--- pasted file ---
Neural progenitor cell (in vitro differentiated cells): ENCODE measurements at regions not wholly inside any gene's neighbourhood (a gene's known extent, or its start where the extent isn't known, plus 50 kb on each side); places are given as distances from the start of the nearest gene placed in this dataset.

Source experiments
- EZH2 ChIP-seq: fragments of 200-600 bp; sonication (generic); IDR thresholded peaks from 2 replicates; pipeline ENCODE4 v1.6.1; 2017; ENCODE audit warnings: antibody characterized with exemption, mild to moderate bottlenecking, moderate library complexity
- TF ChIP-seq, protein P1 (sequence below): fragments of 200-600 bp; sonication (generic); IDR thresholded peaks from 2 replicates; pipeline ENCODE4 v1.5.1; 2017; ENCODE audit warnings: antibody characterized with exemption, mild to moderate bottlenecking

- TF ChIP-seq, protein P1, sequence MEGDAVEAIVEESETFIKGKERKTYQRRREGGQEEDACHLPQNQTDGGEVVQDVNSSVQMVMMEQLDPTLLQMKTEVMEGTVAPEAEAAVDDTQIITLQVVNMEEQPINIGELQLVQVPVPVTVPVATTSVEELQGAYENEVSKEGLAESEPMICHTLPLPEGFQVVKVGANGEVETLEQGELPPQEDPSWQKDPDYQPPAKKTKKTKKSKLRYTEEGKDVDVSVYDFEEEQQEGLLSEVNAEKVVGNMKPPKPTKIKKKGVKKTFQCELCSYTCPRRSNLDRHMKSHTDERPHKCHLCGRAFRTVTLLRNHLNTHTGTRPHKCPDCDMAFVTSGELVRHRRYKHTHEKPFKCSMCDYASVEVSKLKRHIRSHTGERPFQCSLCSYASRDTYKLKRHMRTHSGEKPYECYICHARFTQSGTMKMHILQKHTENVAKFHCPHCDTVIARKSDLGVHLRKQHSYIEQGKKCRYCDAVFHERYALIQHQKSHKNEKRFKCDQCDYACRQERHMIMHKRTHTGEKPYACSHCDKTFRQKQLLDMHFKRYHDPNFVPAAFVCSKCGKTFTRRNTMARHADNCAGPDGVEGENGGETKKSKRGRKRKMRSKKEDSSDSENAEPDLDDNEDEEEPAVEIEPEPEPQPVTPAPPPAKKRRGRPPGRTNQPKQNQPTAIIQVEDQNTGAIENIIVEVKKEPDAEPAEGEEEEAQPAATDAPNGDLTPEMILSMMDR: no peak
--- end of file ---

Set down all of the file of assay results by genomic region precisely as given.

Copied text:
Neural progenitor cell (in vitro differentiated cells): ENCODE measurements at regions not wholly inside any gene's neighbourhood (a gene's known extent, or its start where the extent isn't known, plus 50 kb on each side); places are given as distances from the start of the nearest gene placed in this dataset.

Source experiments
- EZH2 ChIP-seq: fragments of 200-600 bp; sonication (generic); IDR thresholded peaks from 2 replicates; pipeline ENCODE4 v1.6.1; 2017; ENCODE audit warnings: antibody characterized with exemption, mild to moderate bottlenecking, moderate library complexity
- TF ChIP-seq, protein P1 (sequence below): fragments of 200-600 bp; sonication (generic); IDR thresholded peaks from 2 replicates; pipeline ENCODE4 v1.5.1; 2017; ENCODE audit warnings: antibody characterized with exemption, mild to moderate bottlenecking

- TF ChIP-seq, protein P1, sequence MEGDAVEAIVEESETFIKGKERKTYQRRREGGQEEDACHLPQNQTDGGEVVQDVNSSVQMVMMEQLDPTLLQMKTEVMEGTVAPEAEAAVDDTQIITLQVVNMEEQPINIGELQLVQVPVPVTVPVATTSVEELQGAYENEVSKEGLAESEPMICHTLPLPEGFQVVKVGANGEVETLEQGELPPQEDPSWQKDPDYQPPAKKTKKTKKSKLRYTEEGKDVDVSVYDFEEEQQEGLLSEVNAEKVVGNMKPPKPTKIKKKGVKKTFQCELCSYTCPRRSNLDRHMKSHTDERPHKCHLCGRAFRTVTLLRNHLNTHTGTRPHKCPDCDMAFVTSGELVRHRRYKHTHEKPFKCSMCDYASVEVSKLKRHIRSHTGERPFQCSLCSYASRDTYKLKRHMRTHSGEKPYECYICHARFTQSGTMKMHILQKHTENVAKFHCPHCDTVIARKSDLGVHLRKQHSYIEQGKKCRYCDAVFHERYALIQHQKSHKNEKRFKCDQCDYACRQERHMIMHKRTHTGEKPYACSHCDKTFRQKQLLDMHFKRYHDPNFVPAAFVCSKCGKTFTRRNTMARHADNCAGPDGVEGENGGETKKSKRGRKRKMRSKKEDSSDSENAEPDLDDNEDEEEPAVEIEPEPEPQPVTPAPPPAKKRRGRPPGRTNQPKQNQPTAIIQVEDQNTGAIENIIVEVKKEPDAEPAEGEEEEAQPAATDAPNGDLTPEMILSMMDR: no peak